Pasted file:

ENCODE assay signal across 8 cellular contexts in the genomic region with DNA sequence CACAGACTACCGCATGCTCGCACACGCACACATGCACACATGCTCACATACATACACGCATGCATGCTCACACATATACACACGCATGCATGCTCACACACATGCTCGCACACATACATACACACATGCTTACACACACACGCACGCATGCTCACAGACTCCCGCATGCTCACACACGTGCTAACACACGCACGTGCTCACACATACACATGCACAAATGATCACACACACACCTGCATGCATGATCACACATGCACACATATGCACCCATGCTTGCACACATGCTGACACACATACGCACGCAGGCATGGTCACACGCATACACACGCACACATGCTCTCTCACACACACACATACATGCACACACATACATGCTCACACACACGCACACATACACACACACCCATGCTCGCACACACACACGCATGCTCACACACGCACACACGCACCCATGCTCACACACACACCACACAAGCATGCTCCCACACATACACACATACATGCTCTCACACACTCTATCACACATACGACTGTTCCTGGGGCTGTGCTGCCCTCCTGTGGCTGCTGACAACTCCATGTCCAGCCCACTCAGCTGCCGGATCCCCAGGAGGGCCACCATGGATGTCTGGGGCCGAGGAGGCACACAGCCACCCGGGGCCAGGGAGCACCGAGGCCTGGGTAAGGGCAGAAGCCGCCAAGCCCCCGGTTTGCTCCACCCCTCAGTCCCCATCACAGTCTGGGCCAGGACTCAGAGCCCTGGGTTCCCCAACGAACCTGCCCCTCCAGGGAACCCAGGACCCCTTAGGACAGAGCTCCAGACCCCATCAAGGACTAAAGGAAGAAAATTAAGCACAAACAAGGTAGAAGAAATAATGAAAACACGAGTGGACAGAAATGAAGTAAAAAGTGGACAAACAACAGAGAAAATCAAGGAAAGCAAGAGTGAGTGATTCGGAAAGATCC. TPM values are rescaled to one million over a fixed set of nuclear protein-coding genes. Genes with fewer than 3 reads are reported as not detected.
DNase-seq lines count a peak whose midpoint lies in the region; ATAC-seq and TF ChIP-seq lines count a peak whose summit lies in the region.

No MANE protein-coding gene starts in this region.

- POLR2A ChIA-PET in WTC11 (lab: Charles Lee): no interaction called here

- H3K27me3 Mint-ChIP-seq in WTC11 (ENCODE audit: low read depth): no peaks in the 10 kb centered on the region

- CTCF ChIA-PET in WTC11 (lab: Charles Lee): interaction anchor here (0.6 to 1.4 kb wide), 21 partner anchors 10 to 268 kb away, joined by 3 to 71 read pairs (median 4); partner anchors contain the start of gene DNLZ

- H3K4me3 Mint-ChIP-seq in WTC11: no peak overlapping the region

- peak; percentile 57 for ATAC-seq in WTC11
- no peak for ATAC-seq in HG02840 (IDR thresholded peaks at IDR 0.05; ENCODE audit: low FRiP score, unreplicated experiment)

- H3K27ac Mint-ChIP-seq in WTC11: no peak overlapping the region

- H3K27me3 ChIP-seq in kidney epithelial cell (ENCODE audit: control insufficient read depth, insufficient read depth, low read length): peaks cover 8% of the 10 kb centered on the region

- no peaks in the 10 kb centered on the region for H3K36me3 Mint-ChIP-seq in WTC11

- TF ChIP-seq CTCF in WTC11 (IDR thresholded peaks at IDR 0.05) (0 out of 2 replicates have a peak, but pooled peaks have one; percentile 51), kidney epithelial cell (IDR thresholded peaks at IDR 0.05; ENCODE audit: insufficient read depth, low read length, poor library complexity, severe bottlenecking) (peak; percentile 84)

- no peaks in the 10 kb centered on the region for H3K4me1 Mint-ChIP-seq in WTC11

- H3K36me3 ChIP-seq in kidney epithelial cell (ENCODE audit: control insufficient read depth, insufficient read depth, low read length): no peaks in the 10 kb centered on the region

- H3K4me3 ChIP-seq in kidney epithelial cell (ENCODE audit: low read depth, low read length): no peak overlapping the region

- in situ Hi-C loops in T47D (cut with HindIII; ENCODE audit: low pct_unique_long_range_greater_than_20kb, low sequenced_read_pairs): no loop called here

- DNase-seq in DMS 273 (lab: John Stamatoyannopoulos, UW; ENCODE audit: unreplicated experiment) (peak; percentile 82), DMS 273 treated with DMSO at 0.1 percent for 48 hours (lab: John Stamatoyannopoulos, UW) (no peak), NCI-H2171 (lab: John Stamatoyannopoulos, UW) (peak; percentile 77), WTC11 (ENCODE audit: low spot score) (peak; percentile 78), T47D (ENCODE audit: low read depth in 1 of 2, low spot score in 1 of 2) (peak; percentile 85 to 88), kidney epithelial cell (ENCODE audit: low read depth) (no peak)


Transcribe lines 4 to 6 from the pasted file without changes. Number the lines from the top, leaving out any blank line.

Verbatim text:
- POLR2A ChIA-PET in WTC11 (lab: Charles Lee): no interaction called here

- H3K27me3 Mint-ChIP-seq in WTC11 (ENCODE audit: low read depth): no peaks in the 10 kb centered on the region

- CTCF ChIA-PET in WTC11 (lab: Charles Lee): interaction anchor here (0.6 to 1.4 kb wide), 21 partner anchors 10 to 268 kb away, joined by 3 to 71 read pairs (median 4); partner anchors contain the start of gene DNLZ